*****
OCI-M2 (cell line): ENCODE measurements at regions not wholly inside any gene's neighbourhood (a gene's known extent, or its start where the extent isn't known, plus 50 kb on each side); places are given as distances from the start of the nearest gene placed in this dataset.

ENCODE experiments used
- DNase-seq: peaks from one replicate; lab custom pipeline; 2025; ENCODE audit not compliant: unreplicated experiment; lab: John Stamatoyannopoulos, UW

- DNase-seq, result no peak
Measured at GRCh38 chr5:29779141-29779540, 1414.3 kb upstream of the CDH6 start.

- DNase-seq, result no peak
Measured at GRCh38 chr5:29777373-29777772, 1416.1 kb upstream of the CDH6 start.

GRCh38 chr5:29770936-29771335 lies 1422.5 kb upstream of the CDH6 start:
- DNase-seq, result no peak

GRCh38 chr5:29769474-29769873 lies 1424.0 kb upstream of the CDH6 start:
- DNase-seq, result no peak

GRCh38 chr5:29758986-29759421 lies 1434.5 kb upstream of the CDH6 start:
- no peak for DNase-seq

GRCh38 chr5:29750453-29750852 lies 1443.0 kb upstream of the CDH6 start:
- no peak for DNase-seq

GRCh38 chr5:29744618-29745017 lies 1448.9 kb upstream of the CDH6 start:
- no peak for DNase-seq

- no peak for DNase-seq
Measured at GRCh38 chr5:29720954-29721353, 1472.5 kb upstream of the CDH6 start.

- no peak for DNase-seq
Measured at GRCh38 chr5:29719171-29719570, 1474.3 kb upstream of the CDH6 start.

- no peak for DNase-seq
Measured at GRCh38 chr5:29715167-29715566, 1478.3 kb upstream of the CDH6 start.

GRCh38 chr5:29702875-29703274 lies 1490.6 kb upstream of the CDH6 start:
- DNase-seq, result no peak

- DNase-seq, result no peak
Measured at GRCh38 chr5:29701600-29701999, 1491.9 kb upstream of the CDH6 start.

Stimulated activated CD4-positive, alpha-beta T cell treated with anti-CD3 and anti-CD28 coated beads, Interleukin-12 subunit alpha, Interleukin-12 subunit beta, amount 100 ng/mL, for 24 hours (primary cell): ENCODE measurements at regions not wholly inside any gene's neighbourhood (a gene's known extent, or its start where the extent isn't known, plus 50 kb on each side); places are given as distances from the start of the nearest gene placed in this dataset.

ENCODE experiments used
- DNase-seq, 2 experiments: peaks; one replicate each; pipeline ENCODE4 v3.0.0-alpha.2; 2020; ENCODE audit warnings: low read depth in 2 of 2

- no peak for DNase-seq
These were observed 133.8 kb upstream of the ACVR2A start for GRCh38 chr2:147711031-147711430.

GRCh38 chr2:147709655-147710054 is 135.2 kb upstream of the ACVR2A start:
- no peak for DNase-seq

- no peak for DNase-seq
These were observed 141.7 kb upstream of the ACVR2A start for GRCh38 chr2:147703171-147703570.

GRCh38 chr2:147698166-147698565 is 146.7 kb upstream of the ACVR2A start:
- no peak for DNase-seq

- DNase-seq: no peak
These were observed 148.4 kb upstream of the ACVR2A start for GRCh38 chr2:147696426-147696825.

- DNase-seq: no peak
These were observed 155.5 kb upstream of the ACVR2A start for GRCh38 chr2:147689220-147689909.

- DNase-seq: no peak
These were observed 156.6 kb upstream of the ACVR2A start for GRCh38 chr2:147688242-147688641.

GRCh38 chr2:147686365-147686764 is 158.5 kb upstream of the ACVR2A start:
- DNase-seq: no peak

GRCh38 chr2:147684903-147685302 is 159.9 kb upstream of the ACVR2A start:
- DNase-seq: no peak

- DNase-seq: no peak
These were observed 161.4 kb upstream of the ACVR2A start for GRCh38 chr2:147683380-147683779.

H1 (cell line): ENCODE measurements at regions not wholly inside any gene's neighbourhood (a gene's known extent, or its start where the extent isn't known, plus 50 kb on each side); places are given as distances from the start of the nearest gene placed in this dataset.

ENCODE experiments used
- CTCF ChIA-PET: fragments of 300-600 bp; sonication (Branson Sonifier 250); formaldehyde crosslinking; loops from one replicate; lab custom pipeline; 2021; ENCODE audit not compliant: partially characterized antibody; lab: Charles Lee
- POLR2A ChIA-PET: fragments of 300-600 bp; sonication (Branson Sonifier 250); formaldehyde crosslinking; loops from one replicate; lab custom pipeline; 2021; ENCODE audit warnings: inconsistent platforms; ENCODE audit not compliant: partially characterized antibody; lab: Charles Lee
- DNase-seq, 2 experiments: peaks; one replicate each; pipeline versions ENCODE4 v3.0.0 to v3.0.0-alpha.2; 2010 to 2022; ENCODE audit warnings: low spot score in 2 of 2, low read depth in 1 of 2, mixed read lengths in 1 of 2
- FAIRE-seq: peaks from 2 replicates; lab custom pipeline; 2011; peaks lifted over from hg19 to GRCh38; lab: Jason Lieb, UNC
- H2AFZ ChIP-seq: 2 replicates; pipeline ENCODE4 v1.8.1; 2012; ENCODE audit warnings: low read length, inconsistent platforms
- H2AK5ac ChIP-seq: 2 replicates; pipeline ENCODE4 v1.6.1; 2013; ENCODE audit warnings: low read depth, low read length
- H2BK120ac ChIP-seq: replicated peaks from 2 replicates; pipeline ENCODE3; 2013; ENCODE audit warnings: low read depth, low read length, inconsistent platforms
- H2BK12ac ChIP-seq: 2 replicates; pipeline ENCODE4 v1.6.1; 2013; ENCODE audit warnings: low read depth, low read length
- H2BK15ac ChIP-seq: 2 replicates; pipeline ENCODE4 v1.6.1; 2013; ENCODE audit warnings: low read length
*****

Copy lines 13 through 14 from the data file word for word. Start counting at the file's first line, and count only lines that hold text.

- no peak for DNase-seq

GRCh38 chr5:29750453-29750852 lies 1443.0 kb upstream of the CDH6 start: